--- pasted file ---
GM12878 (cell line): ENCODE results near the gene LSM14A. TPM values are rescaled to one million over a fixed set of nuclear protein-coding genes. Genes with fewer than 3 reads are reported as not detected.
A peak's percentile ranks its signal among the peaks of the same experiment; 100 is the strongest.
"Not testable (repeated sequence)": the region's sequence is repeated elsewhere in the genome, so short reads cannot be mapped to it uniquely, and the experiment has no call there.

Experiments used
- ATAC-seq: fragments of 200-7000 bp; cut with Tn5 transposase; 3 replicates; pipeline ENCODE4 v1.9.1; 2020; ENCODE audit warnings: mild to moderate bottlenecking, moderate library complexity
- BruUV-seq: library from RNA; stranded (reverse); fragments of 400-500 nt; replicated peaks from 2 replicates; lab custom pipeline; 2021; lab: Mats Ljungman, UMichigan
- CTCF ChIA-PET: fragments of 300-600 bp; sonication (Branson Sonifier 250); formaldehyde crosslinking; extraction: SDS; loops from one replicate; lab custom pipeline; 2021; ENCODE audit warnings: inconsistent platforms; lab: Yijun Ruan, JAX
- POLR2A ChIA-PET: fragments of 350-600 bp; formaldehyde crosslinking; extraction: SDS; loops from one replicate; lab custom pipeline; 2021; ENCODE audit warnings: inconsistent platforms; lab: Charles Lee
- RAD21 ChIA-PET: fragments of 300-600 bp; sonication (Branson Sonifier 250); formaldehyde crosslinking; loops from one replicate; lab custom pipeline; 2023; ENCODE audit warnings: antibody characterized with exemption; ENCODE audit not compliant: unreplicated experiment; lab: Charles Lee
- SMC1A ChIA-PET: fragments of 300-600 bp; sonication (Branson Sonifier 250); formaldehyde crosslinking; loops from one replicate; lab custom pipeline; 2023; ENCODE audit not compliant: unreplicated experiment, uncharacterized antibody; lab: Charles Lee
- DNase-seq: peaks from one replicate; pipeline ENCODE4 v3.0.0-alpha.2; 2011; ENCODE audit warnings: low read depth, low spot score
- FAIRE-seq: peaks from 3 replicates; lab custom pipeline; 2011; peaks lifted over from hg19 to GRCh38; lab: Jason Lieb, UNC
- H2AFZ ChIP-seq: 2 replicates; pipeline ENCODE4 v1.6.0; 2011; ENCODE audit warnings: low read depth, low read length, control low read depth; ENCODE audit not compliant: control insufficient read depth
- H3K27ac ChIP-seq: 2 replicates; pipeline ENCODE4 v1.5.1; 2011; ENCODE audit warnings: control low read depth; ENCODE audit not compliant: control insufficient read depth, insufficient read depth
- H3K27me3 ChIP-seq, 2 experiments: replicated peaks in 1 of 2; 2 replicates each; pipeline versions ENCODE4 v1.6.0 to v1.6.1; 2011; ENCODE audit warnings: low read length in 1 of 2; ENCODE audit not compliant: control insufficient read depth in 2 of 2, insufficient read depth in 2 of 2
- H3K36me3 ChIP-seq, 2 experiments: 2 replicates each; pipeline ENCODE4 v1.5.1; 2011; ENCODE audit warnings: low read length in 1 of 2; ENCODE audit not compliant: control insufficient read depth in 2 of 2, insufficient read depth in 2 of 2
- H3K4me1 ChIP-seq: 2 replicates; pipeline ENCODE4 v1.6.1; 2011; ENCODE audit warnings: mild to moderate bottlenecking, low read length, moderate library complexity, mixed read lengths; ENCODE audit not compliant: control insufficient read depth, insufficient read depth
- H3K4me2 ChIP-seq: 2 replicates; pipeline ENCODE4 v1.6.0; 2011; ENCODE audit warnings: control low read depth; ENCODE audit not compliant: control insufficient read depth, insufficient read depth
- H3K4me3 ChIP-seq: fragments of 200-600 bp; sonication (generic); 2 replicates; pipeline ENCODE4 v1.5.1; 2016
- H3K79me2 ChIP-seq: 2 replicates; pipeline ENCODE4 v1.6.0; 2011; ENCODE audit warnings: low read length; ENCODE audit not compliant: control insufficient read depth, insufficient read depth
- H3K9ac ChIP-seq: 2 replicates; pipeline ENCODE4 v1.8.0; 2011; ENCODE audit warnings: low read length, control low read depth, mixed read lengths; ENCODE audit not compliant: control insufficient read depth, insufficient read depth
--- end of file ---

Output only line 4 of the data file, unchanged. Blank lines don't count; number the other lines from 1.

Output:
Experiments used